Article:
Hope Springs

 Hope Springs might seem like a typical romantic comedy, even though it has some atypical, older-than-average stars.

Meryl Streep and Tommy Lee Jones portray a couple who have been married for over thirty years. The wife, Kay, decides she wants something more for their marriage, so she signs them up for a week of “intensive therapy.” Let the movies of hilarity and awkwardness begin!

One interesting thing Hope Springs does is illustrate that issues in marriages, while perhaps appearing to be caused by one person, in reality have their roots in the behavior of both people. The real surprise of the movie, however, is probably Steve Carell as the therapist, Dr. Feld. He’s an excellent actor, so I was curious to see how he would play a character that wasn’t driven by comedy. He nailed it. He sits in a chair for most of the movie, but still maintains the necessary gravitas and empathy for the character. Both Tommy Lee Jones and Meryl Streep were excellent, but we shouldn’t expect any less from them.

Hope Springs was an engaging and enjoyable movie, sometimes painful in its realism. If you don’t get a chance to watch it in theaters, I recommend you watch it when it’s available on DVD.

Dinner for Schmucks

I like Steve Carell, so I usually watch his movies.  It took me a while to get around to Dinner for Schmucks.  There were some definite moments with Carell, but the rest of the movie was strange.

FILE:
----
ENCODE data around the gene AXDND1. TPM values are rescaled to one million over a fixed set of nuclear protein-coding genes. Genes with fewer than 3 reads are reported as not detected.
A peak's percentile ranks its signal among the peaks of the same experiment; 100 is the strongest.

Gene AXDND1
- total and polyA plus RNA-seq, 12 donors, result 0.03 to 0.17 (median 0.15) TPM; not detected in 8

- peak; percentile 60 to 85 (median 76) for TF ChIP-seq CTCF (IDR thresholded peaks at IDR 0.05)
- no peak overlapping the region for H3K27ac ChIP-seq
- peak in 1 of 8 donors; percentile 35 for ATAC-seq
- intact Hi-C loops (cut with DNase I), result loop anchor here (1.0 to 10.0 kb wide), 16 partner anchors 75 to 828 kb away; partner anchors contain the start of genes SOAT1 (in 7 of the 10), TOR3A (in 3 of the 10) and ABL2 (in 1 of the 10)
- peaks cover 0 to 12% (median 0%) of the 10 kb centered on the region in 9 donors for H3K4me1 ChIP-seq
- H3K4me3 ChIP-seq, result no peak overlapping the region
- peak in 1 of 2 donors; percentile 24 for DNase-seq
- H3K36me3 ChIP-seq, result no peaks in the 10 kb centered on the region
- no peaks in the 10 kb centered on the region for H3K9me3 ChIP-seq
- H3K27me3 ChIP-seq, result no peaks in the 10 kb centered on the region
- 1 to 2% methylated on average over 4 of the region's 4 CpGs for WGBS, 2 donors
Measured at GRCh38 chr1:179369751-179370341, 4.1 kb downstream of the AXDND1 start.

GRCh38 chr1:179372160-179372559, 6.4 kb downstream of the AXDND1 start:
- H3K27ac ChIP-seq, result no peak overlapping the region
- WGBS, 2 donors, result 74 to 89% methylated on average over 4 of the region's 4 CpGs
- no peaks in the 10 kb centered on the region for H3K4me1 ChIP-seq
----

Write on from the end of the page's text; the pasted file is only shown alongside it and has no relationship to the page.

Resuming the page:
It was more bizarre than funny.  The one thing that rang true is that there are people who will entertain themselves by laughing at people they think are “stupid.”

I think I need to re-watch Dan in Real Life. Now that’s a good movie.

Both Steve Carell and Tina Fey have become popular in recent years, and for good reason.  They are able to do comedy without relying on ridiculous pratfalls and borderline vulgarity. Because of this, I was curious to see what Date Night would be like.

Date Night is driven by the witty humor of both actors, and is a giant step above many of the "comedies" of recent years.  Phil and Claire Foster, played by Carell and Fey, are a normal couple who encounter trouble in a proverbial "wrong place-wrong time" situation.  The hilarity of the movie comes from how they try to extricate themselves from the situation.  They alternately have freak-out moments and moments of almost criminal brilliance.  It was particularly hilarious seeing them pretend to be "the people" of a celebrity.

While there are a few unbelievable moments, it is quite good as a whole.  The comedy never lags, the witticisms continue, and the acting is good.  Date Night is an excellent movie–it is simultaneously cleaner and more humorous than many recent comedies.  It showcases the abilities of both Carell and Fey, and manages to tell a good story at the same time.